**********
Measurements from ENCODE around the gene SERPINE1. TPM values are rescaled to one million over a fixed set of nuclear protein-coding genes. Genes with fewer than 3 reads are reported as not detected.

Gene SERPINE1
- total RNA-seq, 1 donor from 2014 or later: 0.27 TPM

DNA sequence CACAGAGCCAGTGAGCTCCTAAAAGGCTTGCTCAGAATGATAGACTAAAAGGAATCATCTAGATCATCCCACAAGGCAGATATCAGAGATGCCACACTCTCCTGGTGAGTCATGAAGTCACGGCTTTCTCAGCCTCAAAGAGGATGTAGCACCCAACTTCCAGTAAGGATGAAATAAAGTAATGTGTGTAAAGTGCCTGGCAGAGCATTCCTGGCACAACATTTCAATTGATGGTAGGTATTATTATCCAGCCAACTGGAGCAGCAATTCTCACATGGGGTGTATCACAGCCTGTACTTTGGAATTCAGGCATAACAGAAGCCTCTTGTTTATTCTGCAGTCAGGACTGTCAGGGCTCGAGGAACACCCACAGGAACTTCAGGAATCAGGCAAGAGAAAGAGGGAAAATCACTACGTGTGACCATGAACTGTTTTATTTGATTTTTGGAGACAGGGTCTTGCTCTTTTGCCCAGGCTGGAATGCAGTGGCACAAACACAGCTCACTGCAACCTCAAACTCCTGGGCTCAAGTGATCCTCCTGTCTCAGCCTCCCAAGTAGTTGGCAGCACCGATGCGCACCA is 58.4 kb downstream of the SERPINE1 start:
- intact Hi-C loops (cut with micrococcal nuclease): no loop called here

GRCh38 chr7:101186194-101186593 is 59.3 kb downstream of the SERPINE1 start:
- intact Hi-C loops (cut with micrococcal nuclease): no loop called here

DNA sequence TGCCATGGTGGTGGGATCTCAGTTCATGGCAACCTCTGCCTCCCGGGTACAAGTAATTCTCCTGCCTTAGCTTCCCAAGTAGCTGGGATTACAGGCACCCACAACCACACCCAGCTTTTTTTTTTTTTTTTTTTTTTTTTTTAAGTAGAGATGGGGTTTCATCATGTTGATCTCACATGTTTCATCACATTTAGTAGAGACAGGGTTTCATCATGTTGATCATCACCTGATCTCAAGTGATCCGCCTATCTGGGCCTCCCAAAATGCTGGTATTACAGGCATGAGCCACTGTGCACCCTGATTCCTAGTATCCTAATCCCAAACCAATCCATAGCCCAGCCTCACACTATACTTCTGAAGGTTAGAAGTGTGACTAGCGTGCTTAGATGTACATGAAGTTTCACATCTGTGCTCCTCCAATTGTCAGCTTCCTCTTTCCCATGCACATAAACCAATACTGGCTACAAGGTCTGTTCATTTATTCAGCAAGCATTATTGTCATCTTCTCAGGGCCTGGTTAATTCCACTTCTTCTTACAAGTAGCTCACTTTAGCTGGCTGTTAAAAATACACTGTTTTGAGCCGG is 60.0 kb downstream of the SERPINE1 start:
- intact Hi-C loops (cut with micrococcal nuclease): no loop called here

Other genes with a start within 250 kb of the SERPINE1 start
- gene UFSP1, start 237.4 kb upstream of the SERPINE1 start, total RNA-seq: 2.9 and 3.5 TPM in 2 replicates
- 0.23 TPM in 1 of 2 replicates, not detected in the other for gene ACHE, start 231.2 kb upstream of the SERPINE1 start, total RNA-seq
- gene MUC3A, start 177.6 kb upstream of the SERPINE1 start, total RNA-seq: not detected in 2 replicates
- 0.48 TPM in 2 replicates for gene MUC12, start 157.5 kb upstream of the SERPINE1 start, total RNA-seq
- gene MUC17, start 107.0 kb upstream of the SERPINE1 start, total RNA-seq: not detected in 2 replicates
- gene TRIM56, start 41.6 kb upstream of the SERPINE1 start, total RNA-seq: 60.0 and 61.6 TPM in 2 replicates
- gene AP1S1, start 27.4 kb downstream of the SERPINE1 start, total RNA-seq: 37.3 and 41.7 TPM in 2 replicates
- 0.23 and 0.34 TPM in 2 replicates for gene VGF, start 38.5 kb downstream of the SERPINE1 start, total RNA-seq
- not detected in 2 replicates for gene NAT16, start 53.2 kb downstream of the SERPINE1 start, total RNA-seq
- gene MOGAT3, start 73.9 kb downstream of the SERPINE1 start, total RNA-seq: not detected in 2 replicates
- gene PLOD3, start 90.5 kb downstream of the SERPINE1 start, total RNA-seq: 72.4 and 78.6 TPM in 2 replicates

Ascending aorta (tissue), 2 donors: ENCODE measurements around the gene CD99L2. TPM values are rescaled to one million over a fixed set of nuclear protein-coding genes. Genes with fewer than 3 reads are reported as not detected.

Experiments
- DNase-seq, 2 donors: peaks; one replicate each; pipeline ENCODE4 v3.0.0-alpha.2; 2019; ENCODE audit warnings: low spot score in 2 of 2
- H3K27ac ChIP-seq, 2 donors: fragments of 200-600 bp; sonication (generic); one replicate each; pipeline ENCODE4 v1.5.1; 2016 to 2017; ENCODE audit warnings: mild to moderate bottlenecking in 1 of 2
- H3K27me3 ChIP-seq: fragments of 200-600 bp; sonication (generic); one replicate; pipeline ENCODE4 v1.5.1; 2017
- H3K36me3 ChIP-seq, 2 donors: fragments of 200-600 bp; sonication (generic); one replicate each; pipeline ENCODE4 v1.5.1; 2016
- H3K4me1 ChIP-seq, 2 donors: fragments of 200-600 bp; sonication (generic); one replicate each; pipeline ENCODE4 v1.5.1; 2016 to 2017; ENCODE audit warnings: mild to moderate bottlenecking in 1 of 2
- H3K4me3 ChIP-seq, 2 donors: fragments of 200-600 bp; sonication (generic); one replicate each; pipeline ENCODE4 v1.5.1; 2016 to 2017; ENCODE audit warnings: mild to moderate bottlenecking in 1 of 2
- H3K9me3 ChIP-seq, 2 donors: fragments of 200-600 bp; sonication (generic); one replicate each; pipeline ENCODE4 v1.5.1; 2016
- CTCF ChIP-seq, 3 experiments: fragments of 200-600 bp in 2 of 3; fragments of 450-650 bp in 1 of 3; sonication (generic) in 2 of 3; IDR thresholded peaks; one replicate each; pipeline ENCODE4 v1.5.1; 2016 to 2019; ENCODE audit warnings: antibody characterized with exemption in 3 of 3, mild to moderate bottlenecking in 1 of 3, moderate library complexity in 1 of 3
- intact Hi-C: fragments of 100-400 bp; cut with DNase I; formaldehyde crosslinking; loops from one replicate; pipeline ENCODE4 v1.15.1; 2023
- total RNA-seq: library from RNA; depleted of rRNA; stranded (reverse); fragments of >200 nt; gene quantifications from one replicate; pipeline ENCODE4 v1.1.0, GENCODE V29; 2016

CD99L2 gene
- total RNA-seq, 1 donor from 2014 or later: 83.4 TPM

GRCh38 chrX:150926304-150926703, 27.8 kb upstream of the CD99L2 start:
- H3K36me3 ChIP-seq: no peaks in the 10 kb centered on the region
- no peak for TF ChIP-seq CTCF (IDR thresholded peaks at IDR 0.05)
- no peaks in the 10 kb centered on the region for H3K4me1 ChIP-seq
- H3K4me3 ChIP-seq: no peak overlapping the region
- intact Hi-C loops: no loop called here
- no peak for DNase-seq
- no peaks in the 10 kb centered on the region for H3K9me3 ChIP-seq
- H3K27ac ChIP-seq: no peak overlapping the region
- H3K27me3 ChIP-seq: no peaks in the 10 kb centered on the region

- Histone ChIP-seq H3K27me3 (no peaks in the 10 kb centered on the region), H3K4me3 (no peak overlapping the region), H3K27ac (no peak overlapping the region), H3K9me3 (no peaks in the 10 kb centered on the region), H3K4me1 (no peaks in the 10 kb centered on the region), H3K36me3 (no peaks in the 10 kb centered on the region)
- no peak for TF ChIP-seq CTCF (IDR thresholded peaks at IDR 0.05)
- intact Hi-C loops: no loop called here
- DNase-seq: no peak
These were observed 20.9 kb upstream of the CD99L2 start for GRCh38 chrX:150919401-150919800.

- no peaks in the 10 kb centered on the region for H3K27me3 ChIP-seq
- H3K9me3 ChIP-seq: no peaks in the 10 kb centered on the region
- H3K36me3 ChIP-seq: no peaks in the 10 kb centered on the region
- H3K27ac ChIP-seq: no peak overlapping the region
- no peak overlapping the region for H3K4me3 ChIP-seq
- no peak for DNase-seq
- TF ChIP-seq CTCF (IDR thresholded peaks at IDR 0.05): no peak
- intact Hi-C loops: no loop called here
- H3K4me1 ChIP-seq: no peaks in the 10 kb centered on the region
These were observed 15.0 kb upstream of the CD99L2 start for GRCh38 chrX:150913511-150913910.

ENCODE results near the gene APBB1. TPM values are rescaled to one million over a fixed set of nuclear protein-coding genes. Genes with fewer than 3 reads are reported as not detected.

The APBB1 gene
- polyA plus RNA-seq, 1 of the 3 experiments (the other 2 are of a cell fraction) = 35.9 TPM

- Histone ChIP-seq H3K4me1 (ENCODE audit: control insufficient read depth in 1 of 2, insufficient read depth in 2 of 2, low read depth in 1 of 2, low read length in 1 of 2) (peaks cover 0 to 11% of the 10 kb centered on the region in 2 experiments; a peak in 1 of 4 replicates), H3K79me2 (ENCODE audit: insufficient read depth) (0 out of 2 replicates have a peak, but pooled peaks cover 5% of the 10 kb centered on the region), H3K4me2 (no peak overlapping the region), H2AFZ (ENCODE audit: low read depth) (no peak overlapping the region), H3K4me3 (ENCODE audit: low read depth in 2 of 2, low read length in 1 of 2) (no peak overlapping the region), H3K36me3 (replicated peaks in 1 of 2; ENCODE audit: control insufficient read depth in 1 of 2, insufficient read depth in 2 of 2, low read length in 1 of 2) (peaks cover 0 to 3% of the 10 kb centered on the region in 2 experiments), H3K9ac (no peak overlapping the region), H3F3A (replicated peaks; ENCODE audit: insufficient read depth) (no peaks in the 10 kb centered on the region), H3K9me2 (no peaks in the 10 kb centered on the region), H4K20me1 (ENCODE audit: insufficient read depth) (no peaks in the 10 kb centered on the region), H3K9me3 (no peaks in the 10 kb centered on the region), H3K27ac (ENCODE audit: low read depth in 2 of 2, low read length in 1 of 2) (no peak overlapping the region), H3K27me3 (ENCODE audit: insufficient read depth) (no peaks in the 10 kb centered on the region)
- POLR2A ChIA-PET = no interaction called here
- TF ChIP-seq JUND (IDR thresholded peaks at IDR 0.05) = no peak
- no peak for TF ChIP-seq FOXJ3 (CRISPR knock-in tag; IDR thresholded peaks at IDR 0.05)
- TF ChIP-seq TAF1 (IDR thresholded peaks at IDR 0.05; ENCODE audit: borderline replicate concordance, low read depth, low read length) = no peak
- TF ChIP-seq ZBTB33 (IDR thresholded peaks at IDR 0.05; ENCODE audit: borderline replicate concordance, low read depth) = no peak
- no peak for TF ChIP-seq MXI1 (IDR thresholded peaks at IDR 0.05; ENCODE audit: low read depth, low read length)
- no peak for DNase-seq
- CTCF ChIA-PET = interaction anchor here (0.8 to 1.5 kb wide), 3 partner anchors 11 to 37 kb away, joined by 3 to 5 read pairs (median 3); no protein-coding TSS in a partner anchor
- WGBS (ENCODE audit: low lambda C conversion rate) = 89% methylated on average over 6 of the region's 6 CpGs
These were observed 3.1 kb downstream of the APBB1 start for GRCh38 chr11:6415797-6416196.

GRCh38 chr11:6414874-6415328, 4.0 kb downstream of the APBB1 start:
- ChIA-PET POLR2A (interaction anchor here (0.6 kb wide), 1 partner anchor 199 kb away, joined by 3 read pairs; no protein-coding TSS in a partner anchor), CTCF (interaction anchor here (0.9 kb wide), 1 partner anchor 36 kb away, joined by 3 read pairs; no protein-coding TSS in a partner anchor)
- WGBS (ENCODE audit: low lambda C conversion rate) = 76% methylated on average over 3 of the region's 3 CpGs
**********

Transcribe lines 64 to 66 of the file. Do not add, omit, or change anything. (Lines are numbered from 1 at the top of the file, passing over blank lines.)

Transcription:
- Histone ChIP-seq H3K4me1 (ENCODE audit: control insufficient read depth in 1 of 2, insufficient read depth in 2 of 2, low read depth in 1 of 2, low read length in 1 of 2) (peaks cover 0 to 11% of the 10 kb centered on the region in 2 experiments; a peak in 1 of 4 replicates), H3K79me2 (ENCODE audit: insufficient read depth) (0 out of 2 replicates have a peak, but pooled peaks cover 5% of the 10 kb centered on the region), H3K4me2 (no peak overlapping the region), H2AFZ (ENCODE audit: low read depth) (no peak overlapping the region), H3K4me3 (ENCODE audit: low read depth in 2 of 2, low read length in 1 of 2) (no peak overlapping the region), H3K36me3 (replicated peaks in 1 of 2; ENCODE audit: control insufficient read depth in 1 of 2, insufficient read depth in 2 of 2, low read length in 1 of 2) (peaks cover 0 to 3% of the 10 kb centered on the region in 2 experiments), H3K9ac (no peak overlapping the region), H3F3A (replicated peaks; ENCODE audit: insufficient read depth) (no peaks in the 10 kb centered on the region), H3K9me2 (no peaks in the 10 kb centered on the region), H4K20me1 (ENCODE audit: insufficient read depth) (no peaks in the 10 kb centered on the region), H3K9me3 (no peaks in the 10 kb centered on the region), H3K27ac (ENCODE audit: low read depth in 2 of 2, low read length in 1 of 2) (no peak overlapping the region), H3K27me3 (ENCODE audit: insufficient read depth) (no peaks in the 10 kb centered on the region)
- POLR2A ChIA-PET = no interaction called here
- TF ChIP-seq JUND (IDR thresholded peaks at IDR 0.05) = no peak